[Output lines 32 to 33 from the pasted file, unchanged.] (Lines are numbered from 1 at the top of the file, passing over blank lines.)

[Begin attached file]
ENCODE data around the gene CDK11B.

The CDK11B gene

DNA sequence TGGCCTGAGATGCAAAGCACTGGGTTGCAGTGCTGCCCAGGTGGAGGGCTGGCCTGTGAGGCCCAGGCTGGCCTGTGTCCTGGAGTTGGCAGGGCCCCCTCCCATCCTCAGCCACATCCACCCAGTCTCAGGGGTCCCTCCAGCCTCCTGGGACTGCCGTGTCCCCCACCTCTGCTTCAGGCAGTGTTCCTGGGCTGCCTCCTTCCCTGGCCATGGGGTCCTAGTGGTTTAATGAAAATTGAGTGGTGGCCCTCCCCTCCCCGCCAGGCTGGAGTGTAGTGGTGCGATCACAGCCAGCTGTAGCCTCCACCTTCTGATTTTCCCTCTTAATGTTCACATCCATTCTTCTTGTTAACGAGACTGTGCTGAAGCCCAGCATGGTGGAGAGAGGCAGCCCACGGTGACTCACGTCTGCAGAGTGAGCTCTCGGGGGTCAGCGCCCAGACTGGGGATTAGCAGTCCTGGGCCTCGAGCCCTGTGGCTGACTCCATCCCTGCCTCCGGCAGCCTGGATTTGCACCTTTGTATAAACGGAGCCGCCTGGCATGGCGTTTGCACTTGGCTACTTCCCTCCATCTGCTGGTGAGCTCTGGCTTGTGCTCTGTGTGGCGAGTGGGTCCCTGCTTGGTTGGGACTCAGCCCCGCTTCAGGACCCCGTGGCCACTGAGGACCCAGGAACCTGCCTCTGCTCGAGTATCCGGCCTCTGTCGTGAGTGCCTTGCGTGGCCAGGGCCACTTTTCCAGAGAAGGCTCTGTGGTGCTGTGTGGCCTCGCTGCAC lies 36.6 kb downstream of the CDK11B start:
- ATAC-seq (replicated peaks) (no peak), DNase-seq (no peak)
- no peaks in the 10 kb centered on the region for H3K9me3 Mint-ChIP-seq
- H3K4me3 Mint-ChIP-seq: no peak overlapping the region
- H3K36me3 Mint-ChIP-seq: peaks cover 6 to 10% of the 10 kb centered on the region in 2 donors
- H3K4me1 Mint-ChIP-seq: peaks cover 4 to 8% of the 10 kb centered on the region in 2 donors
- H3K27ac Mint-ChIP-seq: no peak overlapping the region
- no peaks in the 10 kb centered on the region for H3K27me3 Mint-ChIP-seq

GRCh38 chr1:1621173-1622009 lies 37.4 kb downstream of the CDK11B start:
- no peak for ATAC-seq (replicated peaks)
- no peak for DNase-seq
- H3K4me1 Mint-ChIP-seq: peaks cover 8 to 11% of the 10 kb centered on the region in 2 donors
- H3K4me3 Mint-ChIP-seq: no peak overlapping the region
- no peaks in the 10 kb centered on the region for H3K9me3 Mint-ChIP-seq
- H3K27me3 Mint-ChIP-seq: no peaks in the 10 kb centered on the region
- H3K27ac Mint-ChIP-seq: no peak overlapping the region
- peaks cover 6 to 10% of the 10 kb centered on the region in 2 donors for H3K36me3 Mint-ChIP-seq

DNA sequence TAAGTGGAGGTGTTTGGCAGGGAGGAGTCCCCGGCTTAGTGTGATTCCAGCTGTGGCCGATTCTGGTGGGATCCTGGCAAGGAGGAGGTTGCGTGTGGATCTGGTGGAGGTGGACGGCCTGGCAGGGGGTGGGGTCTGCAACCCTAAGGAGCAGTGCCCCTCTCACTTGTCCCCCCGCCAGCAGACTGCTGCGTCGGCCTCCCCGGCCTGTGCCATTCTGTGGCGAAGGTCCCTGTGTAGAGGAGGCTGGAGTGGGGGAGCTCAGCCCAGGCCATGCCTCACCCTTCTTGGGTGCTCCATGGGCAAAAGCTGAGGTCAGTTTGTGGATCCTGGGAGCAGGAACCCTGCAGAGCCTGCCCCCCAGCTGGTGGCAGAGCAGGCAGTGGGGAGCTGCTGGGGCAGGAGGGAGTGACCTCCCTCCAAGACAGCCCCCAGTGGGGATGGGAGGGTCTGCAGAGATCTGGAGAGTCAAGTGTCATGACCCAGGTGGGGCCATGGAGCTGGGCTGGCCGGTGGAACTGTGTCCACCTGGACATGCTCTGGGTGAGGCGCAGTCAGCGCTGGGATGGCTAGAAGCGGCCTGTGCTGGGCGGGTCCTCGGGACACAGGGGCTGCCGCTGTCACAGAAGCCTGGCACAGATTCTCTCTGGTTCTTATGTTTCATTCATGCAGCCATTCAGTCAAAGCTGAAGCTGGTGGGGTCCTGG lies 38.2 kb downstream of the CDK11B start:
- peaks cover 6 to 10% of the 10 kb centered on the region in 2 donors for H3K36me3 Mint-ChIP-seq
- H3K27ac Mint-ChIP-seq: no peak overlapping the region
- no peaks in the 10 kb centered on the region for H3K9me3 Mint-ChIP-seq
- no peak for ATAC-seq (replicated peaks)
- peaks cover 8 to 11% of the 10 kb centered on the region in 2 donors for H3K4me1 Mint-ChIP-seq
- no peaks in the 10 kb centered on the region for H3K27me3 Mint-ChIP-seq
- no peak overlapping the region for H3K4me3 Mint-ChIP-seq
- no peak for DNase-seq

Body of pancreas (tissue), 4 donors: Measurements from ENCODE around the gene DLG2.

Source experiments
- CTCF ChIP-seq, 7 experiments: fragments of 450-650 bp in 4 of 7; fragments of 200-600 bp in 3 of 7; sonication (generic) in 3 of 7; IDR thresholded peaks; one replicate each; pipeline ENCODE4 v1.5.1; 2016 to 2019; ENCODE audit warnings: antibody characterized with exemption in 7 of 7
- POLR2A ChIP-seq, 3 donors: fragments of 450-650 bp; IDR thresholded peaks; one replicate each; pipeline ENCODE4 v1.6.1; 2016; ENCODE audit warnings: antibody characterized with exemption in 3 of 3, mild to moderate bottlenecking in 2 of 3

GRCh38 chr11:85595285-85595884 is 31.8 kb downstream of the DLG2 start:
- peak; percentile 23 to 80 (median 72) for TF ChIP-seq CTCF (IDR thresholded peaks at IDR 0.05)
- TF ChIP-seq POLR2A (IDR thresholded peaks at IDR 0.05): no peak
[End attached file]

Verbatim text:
- POLR2A ChIP-seq, 3 donors: fragments of 450-650 bp; IDR thresholded peaks; one replicate each; pipeline ENCODE4 v1.6.1; 2016; ENCODE audit warnings: antibody characterized with exemption in 3 of 3, mild to moderate bottlenecking in 2 of 3

GRCh38 chr11:85595285-85595884 is 31.8 kb downstream of the DLG2 start: